Career Mossad agent Avner Avraham revealed this earlier this month, ending decades of official secrecy around the exact role of the Jewish Community of Argentina in the operation Finale, in which Mossad agents flew Eichmann from Buenos Aires to Israel in 1960 to be tried for his role in murdering hundreds of thousands of Jews during the Holocaust, for which he hanged in 1962.
“The Jewish community helped. It’s not something we publish but the Jewish community certainly helped the Mossad with vehicles and also with safe houses,” Avraham said during a lecture he delivered earlier this month at the Mahar conference on Balkan Jews, which the Jewish community of Montenegro organized with help from the Euro-Asian Jewish Congress in the coastal city of Budva.
Efraim Zuroff, a leading hunter of Nazis for the Simon Wiesenthal Center, told JTA that, to his knowledge, the extent of the Jewish community’s involvement in Eichmann’s capture – an episode which led to the Israeli ambassador’s expulsion from Buenos Aires and a rupture in bilateral relations – had previously not been widely known.
“It was know that there was some involvement, but not exactly what,” he said.
Avraham in 2011 curated with permission from Mossad an exhibition on Eichmann’s capture – a watershed moment in Israel that many scholars identify as the episode that prompted open debate about the genocide in Israel, where it had been something of a taboo for its traumatic effects.
The exhibition, “Operation Finale: The Capture & Trial of Adolf Eichmann,” features a photograph of the car that was used to transport Eichmann to a safe house from the site of his abduction. The Mossad had three cars there that night.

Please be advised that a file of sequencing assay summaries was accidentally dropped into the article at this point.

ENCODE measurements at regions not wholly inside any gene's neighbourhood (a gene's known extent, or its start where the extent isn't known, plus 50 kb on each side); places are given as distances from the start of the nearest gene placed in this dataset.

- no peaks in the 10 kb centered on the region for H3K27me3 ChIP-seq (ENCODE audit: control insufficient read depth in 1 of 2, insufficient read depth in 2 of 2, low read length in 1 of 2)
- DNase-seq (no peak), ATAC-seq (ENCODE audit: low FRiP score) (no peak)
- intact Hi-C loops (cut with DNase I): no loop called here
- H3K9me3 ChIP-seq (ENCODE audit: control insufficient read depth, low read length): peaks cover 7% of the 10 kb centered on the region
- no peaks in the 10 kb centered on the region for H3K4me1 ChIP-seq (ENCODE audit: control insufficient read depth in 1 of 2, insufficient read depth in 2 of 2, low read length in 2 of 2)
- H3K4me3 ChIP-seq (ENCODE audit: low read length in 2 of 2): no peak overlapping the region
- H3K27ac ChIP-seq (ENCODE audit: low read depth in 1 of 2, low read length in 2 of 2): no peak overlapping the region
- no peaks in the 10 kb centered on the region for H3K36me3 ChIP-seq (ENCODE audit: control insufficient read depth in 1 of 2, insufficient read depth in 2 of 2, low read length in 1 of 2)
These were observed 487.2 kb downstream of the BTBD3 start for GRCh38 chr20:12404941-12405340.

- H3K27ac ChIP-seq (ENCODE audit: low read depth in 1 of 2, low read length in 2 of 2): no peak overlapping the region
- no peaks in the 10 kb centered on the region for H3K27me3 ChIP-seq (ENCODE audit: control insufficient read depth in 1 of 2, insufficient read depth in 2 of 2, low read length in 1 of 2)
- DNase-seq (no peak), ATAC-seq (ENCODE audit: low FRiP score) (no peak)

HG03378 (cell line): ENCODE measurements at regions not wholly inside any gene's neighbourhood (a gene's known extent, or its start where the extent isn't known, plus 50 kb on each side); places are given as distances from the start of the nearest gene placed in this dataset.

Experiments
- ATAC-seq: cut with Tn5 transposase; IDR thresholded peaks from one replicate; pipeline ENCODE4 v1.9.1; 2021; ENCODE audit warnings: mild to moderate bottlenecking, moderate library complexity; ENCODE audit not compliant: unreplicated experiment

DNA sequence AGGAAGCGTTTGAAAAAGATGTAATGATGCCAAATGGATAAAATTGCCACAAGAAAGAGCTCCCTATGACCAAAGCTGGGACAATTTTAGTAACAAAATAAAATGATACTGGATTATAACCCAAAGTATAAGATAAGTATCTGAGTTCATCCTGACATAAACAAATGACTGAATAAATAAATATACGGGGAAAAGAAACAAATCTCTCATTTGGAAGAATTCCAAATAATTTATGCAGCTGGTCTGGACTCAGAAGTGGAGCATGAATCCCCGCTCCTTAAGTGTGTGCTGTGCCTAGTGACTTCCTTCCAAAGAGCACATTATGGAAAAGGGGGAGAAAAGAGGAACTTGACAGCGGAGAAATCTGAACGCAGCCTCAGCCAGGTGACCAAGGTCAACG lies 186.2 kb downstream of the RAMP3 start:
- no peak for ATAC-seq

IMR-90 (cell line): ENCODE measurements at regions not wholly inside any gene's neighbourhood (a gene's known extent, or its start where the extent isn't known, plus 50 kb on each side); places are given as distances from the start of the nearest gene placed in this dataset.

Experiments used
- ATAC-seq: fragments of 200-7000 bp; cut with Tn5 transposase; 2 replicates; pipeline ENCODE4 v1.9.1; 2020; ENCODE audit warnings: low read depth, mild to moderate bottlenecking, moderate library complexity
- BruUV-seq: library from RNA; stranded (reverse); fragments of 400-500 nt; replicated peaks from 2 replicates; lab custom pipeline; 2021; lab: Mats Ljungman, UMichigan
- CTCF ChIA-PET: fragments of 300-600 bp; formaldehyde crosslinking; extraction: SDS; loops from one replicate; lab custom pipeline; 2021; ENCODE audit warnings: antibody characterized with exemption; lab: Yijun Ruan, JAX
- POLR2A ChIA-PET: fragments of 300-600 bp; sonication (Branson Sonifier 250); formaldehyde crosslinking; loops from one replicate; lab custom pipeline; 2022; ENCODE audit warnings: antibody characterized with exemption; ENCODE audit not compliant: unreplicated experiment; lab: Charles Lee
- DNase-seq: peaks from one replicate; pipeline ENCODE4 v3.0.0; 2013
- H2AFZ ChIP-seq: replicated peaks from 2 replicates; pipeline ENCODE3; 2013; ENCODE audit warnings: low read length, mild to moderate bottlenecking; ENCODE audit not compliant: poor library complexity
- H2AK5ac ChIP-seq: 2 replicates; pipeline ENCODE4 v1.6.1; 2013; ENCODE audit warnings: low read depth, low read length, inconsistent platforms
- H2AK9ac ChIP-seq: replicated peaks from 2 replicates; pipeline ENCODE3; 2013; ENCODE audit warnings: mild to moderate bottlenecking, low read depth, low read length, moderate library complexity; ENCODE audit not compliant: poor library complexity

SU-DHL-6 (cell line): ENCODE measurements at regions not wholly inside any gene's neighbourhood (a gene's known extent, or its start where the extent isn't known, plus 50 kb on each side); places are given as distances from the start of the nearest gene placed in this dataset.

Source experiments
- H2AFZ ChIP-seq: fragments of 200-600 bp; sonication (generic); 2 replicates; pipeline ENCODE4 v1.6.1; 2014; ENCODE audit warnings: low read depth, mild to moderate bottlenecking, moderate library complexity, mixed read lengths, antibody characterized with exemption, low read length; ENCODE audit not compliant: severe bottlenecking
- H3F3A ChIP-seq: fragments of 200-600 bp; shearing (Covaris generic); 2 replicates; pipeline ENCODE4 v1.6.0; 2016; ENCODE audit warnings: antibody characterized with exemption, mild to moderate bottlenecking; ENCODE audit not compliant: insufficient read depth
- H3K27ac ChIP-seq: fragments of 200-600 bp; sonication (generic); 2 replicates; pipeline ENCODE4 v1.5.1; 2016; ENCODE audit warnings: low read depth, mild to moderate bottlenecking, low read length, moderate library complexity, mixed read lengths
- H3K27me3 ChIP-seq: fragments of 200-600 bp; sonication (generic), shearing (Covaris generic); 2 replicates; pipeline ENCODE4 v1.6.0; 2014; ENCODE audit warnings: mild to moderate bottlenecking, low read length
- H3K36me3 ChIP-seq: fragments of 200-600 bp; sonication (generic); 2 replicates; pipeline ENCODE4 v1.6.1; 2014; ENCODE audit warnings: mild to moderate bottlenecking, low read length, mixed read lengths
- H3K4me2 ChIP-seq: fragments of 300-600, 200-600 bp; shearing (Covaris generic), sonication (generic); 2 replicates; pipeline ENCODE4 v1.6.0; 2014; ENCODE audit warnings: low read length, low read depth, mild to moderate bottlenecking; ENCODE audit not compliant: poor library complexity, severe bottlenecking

Whereas a small number of Argentine Jews willingly helped Mossad (although they were not told exactly what the cars and safe houses were needed for, according to Avraham) as least one, Luba Volk, was used by the spy agency without her knowledge, the agent said.
The wife of an engineer who worked in an Argentine factory, Volk, who passed away, she was offered shortly before the abduction to head a regional office for Israel’s national airline, El Al, which was set up solely to handle the Nazi’s transportation to Israel. A stay-at-home mother of a three year old son, she happily accepted the offer from an El Al employee – who also didn’t know the real purpose of the new regional office.
She came under surveillance by local authorities after the abduction and there were fears that Nazis in Argentina might try to hurt her, so the Israeli foreign ministry advised her to leave with her husband, Aryeh Volk, who was fired following the Eichmann abduction, and their son for Uruguay.
“Unfortunately, and I’m very sorry to say this, the Mossad didn’t really take care of her,” Avraham said.